“He who commits adultery lacks understanding; he who does it destroys himself” Proverbs 6:32(ESV)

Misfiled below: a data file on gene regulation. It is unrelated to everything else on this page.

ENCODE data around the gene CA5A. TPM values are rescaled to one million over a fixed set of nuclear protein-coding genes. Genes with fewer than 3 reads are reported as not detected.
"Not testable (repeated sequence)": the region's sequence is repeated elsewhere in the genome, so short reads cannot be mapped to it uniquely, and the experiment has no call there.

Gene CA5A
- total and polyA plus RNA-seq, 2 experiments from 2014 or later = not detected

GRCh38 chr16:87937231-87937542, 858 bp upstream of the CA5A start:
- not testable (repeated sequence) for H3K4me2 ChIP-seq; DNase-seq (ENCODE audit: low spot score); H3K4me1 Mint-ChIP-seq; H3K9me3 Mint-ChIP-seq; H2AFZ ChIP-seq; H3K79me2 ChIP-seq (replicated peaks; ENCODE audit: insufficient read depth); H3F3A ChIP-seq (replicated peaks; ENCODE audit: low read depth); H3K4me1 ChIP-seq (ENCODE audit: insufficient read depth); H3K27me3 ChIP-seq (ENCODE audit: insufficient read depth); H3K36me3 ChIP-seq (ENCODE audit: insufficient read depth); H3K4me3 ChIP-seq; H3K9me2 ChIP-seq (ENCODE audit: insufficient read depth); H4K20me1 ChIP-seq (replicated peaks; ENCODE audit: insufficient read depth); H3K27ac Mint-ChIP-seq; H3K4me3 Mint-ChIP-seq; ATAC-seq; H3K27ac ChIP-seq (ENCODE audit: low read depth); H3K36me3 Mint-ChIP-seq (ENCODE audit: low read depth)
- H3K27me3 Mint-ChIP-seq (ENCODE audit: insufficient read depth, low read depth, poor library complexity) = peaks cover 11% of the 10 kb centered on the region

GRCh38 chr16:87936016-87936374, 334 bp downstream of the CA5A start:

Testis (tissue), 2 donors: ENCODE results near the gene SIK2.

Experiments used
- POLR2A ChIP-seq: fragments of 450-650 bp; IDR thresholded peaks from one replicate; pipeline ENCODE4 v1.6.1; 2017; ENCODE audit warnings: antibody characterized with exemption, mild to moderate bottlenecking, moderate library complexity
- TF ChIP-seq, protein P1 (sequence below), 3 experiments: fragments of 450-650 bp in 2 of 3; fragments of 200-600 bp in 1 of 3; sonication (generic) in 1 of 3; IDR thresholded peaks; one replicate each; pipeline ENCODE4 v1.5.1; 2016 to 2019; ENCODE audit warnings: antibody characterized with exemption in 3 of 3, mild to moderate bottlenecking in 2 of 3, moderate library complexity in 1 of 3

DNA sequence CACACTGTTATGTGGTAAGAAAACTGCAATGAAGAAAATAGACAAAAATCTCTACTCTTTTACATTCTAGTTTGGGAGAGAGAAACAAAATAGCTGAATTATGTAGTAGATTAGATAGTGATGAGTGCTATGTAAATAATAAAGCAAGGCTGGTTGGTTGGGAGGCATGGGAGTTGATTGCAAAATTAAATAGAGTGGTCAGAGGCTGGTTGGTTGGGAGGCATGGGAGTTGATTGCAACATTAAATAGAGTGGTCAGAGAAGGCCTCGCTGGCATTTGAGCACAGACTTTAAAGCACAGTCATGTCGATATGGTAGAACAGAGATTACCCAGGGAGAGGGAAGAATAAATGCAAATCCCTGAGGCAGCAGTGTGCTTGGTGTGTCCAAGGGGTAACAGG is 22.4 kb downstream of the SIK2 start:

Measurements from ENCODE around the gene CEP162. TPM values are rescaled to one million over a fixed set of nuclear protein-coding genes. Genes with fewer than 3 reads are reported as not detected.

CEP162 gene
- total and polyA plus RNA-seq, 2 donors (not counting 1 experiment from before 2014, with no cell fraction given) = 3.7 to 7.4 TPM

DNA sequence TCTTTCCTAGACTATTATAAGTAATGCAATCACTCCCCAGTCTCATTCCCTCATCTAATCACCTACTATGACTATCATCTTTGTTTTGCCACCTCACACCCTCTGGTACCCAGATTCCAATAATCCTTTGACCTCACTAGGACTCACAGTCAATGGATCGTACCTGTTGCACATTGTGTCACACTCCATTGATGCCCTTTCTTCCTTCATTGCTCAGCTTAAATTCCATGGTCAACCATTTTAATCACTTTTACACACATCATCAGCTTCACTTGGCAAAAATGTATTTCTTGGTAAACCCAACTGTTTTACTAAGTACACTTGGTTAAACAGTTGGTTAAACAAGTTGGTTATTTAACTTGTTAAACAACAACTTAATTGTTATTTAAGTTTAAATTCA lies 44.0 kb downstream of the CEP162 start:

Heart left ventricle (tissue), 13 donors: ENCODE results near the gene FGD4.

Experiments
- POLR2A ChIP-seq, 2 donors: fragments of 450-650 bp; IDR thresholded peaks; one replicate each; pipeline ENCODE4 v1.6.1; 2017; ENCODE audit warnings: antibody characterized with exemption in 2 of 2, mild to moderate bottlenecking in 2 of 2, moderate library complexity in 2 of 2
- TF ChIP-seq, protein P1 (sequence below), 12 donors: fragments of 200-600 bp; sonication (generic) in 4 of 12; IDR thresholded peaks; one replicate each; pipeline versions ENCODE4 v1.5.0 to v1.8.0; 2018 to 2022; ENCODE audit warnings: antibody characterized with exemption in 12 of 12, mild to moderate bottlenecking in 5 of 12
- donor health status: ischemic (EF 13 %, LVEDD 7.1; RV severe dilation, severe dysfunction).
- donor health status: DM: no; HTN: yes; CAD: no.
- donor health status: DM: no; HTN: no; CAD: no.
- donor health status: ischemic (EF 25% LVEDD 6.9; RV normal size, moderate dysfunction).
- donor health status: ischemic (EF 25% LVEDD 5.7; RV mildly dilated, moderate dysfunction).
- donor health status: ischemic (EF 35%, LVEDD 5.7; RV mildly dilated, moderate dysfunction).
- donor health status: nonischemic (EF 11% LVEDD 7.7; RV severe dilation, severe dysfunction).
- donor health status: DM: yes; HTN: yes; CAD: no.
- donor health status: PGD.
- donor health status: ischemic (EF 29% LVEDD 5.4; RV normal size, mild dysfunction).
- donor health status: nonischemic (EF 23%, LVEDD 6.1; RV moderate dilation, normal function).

Several years ago while flying I was assigned to a seat between two women; I soon discovered that they were related. The woman to my left was the daughter-in-law to the woman (the mother-in-law) on my right. Looking to generate a little conversation after settling into my seat, I asked one of the ladies what she believed was the greatest problem facing women today. That question sparked no small amount of conversation. For the next several hours these women unburdened their hearts. I learned regrettably that the daughter-in-law’s husband, a doctor, was having an affair with a nurse in her twenties. The mother-in-law felt great shame for her son’s behavior and was intensely empathetic with her daughter-in-law! While not sounding bitter or unforgiving, the wife, who was a Christian, felt deeply the betrayal of her husband. In my estimation, she was between 40-45 years of age, quite attractive and had two teenage children. The children totally despised what their father was doing. His years of moral instruction were being washed away by the raging waves of his own self-destructive behavior. He appeared to them to be a hypocrite of giant proportions. The truth is—he was. As I listened to these two grieving women, their words were a stark reminder and a grave warning. No sexual liaison with any woman, be it Miss Universe, could possibly be a good exchange for the shame, heartache and devastation that this man was producing, both for his family and for himself. Sin always has its payday, and for this man that day had dawned. The husband was now trying to piece some of the parts of his life back together, but things were not going well. He was discovering what remorseful adulterers often come to realize; affairs of this nature tend to run their course, and then neither party knows what to do with the other. The situation turns bitter; life becomes awkward and extremely difficult. And while redeemable, things are never quite the same. Living, as we do in a sex-saturated society, how is it possible to overcome the appeal of immorality? It is safe to say that all of us will feel at some point the power of wrong attraction. Desire happens, and it is a mark of great foolishness to think that we are above such appeal. From the pages of Scripture we learn that Samson, Solomon, and David were all troubled by wrong attractions and their subsequent choice to indulge. The strongest man, the wisest man, and the most devoted man in the Old Testament were thus brought into captivity by the influence of illicit desire. That is reason enough for all believers, even the most pure-minded among us, to avoid being cozy with the thought that we are not susceptible to failure. But what is the path to purity? How can we resist through an entire lifetime the appeal to sexual immorality? The following is an attempt to answer that question.